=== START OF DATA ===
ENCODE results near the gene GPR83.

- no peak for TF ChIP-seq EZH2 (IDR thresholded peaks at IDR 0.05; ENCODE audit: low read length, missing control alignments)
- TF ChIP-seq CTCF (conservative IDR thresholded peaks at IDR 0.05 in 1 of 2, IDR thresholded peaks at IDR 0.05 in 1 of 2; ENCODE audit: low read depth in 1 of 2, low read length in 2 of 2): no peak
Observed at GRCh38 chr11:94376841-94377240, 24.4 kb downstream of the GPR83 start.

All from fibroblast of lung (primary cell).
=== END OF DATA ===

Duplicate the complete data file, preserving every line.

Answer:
ENCODE results near the gene GPR83.

- no peak for TF ChIP-seq EZH2 (IDR thresholded peaks at IDR 0.05; ENCODE audit: low read length, missing control alignments)
- TF ChIP-seq CTCF (conservative IDR thresholded peaks at IDR 0.05 in 1 of 2, IDR thresholded peaks at IDR 0.05 in 1 of 2; ENCODE audit: low read depth in 1 of 2, low read length in 2 of 2): no peak
Observed at GRCh38 chr11:94376841-94377240, 24.4 kb downstream of the GPR83 start.

All from fibroblast of lung (primary cell).